Second admission: The results of autoimmune encephalitis antibody were serum NMDAR-Ab weakly positive and cerebrospinal fluid NMDAR-Ab positive.

Third admission: Serum anti-MOG (+) 1:10 and NMDAR antibody (+) 1:10 were examined.

Imaging examinations

First admission: Head MRI, chest X-ray and electroencephalography were normal. Re-examination of cranial MRI showed punctate abnormal signals in the left parietal lobe (Figure 1A).

Figure 1
Figure 1 Imaging changes in the pathogenesis of overlapping syndrome. A: Punctate abnormality in left parietal lobe (first episode); B: Normal sagittal position; C: High signal intensity was identified in the medulla oblongata in the T2 sagittal view; D: High signal intensity was identified in the left medulla oblongata and cerebellum of Flair; E: Flair showed hyperintensity in the left pontine arm and left cerebellum; F: Flair showed hyperintensity in the right midbrain.

Second admission: Examination of electroencephalography and cranial MRI showed no abnormality (Figure 1B).

Third admission: Examination of cranial MRI showed abnormal signals in the medulla oblongata and right frontal lobe (Figure 1C), and synoptophore examination indicated concomitant esotropia. In such a period, the re-examination of cranial MRI + enhancement reported multiple scattered speckled and patchy abnormal signals in the medulla oblongata, left pons arm, left cerebellum and right midbrain (Figure 1D-F).

MULTIDISCIPLINARY EXPERT CONSULTATION

Lin Wang, MD, Chief Physician, Department of Neurology, Beijing Xuanwu Hospital. The patient confirmed the diagnosis of anti-NMDARe for first admission. The patient should undergo medical treatment with methylprednisolone and gamma globulin pulse therapy and olanzapine to improve sleep. In addition, this patient required regular re-examination of electroencephalography.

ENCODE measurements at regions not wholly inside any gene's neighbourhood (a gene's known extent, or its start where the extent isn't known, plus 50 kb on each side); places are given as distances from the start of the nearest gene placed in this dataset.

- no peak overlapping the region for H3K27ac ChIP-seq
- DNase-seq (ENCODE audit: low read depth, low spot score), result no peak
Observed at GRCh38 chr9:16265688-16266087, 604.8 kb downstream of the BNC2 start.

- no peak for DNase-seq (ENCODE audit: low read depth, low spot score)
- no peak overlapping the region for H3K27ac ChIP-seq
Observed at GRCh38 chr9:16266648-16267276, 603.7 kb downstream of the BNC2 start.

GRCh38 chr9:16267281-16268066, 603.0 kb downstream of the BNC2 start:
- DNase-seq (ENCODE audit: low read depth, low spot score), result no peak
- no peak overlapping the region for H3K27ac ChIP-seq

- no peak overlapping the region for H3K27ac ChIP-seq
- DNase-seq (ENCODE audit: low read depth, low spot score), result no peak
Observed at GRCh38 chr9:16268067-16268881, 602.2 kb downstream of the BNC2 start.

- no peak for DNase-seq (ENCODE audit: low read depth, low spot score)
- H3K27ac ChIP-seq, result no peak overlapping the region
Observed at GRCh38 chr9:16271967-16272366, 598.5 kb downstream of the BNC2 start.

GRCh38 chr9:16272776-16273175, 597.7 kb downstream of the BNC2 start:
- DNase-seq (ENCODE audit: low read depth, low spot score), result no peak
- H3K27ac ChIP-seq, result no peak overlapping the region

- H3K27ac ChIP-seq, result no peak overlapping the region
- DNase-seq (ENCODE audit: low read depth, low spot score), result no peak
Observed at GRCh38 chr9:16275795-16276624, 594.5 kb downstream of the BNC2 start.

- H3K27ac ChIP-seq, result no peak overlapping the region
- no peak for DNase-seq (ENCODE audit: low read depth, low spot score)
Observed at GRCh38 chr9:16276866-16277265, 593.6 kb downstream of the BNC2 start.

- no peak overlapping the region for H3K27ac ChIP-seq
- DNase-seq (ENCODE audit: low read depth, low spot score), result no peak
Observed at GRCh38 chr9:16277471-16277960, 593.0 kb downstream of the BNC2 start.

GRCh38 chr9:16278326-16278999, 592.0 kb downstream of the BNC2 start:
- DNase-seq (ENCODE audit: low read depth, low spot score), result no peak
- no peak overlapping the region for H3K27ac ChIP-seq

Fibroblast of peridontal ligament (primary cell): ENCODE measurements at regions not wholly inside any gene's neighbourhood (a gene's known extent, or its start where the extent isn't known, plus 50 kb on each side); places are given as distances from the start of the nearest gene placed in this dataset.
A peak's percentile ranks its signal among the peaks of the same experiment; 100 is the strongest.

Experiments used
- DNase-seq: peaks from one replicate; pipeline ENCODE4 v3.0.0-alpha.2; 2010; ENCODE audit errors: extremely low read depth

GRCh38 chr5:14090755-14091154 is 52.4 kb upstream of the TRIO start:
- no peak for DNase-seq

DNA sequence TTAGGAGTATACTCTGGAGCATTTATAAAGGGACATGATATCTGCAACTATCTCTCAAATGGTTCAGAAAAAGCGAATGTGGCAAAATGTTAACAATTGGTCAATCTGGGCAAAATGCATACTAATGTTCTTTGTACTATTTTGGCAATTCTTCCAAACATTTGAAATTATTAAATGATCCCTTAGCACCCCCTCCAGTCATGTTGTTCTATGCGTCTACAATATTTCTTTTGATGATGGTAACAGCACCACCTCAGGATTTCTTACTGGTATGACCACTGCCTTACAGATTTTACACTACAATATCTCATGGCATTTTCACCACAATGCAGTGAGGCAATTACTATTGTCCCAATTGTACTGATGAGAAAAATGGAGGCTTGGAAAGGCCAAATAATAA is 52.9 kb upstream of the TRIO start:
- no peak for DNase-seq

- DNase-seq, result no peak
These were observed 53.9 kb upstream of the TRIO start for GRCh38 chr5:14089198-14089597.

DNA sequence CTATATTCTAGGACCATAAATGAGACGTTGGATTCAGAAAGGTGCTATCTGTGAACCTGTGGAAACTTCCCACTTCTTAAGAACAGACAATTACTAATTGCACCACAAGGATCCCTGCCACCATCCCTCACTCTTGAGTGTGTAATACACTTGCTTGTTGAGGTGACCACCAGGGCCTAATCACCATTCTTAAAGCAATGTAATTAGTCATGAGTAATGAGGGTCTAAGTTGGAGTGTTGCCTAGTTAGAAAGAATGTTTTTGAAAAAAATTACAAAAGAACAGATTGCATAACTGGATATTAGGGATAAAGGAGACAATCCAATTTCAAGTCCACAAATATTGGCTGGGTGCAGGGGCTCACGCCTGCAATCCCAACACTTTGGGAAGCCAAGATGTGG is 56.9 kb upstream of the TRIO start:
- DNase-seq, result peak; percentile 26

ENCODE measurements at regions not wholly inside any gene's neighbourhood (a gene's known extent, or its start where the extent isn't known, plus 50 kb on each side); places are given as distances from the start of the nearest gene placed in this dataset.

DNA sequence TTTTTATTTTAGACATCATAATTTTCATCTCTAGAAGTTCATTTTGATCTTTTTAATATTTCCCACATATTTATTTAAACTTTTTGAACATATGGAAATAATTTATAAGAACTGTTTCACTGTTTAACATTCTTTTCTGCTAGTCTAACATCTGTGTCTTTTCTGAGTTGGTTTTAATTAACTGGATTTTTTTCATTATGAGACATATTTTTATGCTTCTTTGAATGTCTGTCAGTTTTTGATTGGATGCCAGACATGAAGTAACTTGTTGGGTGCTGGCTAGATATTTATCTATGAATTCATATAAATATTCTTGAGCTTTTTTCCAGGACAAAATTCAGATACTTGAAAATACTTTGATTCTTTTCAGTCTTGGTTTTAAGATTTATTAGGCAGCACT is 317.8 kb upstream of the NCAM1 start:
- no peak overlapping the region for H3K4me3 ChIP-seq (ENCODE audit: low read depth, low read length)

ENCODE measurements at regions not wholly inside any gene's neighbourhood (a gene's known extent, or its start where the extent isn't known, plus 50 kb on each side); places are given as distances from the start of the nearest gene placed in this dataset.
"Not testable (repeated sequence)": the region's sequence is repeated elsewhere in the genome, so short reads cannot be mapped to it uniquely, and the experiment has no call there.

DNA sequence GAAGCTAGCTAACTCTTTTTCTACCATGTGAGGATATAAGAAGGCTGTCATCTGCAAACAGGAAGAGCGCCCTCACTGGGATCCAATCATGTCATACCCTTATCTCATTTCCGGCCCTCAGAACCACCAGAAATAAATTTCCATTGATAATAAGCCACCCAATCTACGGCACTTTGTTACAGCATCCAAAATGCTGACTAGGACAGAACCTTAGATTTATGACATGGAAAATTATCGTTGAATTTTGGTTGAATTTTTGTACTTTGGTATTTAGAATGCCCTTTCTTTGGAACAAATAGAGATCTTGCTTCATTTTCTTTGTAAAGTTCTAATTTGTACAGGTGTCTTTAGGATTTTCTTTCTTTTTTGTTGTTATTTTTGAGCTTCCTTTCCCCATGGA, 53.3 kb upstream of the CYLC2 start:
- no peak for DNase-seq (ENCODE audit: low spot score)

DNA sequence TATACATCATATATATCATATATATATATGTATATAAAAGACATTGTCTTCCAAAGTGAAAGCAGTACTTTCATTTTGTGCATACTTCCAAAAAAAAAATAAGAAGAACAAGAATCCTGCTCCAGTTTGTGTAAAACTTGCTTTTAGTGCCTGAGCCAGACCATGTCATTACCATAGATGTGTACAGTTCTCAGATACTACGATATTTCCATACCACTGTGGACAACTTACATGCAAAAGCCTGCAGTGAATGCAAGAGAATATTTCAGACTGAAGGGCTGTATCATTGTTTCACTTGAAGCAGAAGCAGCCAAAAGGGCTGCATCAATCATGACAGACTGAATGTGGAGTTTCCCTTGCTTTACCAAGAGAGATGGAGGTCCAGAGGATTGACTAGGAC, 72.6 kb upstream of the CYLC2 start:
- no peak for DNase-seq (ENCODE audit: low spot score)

Hongzhi Guan, MD, Professor and Chief, Department of Central Nervous System Infection, Beijing Xiehe Hospital. The patient confirmed the diagnosis of recurrent anti-NMDARe for second admission. The patient had psychiatric symptoms, language disorder, autonomic dysfunction and other symptoms in this attack, which were considered to be comprehensive recurrent type. First, the presence of tumors in the patient’s body was assessed, gamma globulin and hormone pulse therapy were standardized in those without tumors, and the hormone dose was reduced to 75 mg, 1 tablet every 2 wk. At the same time, according to the consensus, immunosuppressant (mofetil) 1-2 mg/d, orally for at least 1 year, antiepileptic treatment with sodium valproate and olanzapine increased to 2 mg/time to control psychiatric symptoms.

FINAL DIAGNOSIS

The final diagnosis of the presented case was MOG antibody-related inflammatory demyelinating disease of the central nervous system complicated with anti-NMDARe overlap syndrome.

TREATMENT

The patient underwent medical treatment with methylprednisolone and gamma globulin pulse therapy and olanzapine to improve sleep after the first admission. The patient was assessed to be tumor-free at the second admission and given standard gamma globulin and steroid pulse therapy with a steroid dose reduced to 75 mg, 1 tablet every 2 wk. At the same time, according to the consensus, immunosuppressive agents (mofetil) 1-2 mg/d, orally for at least 1 year and antiepileptic treatment with sodium valproate and olanzapine increased to 2 mg/time to control psychiatric symptoms was prescribed. At the last admission, the patient was successfully treated with methylprednisolone, gamma globulin pulse therapy and rituximab treatment.